In the first report, which appeared in London newspaper The Times, it was revealed that a group of former Israeli ambassadors, intelligence officials and army chiefs had requested a package of simulated scenarios for the day after Iran tests its first nuclear weapon.
The study, conducted by the Institute for National Security Studies, concluded that while Israel would still have a military option, it would be more likely to relent under American pressure and instead forge defense pacts with Western powers as a deterrence against Iranian attack.
Iran would use its nuclear threat to improve its position in the region, while simultaneously kicking off a Middle East nuclear arms race with Saudi Arabia and possibly Egypt.
Meanwhile, a former national security advisor to US President Barack Obama told Bloomberg News on Monday that the American leader will not hesitate to use military force to prevent Iran from obtaining nuclear weapons.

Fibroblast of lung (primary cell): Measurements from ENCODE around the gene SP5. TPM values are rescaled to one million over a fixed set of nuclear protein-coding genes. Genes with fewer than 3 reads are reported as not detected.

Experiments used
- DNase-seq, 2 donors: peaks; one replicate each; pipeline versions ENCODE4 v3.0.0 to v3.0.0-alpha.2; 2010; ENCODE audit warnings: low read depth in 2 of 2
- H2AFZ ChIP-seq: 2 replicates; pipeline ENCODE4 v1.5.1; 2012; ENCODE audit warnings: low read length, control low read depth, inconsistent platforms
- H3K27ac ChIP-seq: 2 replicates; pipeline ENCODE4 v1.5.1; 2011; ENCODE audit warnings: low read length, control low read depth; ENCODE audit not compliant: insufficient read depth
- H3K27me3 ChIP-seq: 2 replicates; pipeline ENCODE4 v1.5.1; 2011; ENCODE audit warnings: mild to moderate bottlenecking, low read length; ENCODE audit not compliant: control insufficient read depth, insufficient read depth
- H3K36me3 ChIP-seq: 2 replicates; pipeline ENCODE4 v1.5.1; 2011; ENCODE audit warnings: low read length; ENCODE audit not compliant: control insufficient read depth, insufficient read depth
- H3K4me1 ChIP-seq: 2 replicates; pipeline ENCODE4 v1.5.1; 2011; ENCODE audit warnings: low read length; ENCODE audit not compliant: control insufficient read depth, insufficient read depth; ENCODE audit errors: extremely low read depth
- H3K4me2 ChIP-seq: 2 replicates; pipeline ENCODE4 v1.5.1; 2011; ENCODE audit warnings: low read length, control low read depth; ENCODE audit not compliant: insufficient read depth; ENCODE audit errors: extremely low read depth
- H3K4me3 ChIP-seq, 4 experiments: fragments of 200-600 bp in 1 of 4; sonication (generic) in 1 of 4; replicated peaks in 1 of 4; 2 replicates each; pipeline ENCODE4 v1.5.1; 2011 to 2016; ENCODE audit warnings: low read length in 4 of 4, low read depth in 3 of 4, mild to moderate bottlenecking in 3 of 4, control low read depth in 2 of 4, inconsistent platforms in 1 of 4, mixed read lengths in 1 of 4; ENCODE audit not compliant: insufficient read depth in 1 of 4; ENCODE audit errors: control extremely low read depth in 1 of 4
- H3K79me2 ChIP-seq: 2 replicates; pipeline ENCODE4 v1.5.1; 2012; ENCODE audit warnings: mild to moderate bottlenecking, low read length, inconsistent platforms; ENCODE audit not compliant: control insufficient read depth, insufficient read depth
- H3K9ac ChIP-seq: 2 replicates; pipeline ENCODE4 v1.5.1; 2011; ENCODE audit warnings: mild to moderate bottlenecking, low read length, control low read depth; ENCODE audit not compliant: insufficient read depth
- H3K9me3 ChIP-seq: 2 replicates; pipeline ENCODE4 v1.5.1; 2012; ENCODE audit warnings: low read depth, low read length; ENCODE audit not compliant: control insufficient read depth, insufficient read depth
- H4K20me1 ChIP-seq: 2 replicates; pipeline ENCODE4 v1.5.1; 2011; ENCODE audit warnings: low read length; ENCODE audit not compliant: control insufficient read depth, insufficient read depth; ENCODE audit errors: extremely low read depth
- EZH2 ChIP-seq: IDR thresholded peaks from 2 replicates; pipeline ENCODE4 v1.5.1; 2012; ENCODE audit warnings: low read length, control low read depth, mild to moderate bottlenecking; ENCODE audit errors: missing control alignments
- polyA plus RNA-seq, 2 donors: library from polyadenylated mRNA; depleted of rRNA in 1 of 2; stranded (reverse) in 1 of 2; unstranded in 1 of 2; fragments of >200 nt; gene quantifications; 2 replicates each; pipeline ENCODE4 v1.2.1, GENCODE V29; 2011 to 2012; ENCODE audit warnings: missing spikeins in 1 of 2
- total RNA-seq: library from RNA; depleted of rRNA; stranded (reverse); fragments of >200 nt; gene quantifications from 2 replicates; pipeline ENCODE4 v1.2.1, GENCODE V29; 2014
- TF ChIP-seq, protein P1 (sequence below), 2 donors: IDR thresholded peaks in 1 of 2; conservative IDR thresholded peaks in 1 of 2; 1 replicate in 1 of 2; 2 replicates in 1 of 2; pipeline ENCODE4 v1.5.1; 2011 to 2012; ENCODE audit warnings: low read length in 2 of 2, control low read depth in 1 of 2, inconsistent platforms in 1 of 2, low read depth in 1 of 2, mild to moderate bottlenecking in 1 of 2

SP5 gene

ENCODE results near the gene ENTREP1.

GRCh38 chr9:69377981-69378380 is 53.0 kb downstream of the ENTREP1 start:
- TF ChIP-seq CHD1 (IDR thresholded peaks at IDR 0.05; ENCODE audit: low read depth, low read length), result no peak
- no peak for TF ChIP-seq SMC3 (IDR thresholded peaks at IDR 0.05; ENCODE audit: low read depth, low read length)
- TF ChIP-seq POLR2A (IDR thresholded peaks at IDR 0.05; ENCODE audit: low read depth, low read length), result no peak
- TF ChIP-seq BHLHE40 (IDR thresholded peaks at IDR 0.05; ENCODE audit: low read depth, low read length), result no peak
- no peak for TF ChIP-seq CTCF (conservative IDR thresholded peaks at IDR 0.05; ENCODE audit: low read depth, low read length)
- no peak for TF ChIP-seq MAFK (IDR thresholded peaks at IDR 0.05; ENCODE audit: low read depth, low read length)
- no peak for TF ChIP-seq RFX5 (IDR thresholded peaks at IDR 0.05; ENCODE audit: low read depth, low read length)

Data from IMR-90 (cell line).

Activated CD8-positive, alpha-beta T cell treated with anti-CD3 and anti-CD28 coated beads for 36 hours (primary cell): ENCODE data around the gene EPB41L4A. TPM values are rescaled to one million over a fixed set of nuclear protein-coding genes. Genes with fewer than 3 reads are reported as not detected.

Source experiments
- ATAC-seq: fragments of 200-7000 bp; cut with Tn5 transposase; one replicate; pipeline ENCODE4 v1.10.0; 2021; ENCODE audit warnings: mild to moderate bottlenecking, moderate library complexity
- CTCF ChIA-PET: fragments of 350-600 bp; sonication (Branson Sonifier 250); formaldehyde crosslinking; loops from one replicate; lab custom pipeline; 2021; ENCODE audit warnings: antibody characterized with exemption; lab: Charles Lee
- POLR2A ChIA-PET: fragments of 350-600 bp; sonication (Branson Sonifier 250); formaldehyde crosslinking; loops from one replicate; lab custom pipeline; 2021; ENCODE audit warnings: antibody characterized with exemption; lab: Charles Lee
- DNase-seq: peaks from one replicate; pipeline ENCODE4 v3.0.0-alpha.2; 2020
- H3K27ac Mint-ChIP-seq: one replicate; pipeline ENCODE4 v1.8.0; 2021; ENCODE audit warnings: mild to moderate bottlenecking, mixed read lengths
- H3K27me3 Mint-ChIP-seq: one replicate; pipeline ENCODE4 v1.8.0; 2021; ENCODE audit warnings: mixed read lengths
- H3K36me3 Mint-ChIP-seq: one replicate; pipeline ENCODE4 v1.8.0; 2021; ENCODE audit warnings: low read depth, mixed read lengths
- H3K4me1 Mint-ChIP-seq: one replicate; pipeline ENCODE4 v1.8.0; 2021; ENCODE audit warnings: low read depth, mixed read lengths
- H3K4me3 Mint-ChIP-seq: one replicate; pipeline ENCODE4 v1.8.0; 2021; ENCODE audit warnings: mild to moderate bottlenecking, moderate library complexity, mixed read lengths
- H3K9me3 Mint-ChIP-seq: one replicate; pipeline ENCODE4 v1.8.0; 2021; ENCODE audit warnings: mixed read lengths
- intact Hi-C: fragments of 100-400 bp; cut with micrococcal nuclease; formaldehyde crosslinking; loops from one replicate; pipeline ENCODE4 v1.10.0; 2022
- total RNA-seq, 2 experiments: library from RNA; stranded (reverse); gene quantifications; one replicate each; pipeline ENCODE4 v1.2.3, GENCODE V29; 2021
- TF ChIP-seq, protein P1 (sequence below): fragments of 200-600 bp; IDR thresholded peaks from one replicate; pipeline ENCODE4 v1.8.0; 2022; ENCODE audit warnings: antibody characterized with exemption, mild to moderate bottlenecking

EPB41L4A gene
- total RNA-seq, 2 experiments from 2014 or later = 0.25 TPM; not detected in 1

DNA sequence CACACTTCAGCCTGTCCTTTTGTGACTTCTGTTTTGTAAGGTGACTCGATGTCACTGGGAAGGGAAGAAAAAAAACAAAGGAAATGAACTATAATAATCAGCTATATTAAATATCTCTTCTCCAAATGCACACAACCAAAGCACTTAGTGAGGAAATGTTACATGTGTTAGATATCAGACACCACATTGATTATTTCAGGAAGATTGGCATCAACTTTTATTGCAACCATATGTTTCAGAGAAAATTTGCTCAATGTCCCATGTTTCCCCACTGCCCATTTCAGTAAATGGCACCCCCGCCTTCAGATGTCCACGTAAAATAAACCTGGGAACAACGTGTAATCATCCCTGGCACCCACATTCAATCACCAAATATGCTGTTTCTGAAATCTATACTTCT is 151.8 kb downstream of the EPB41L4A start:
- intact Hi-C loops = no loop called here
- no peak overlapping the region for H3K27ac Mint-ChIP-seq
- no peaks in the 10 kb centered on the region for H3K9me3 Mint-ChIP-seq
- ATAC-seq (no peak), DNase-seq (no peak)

"The Iranians should never think that there’s a reluctance to use the force," said former National Security Council member Dennis Ross, who added that Obama has "made it very clear" that he views a nuclear-armed Iran as one of the world's greatest threats.
Until now, it has been widely assumed that while Obama didn't want Iran to obtain nuclear weapons, he would under no circumstances use military force to prevent it. On the other hand, reports in recent months have suggested that Israel is busily preparing to launch its own strike on Iran's nuclear facilities, with or without American assistance.
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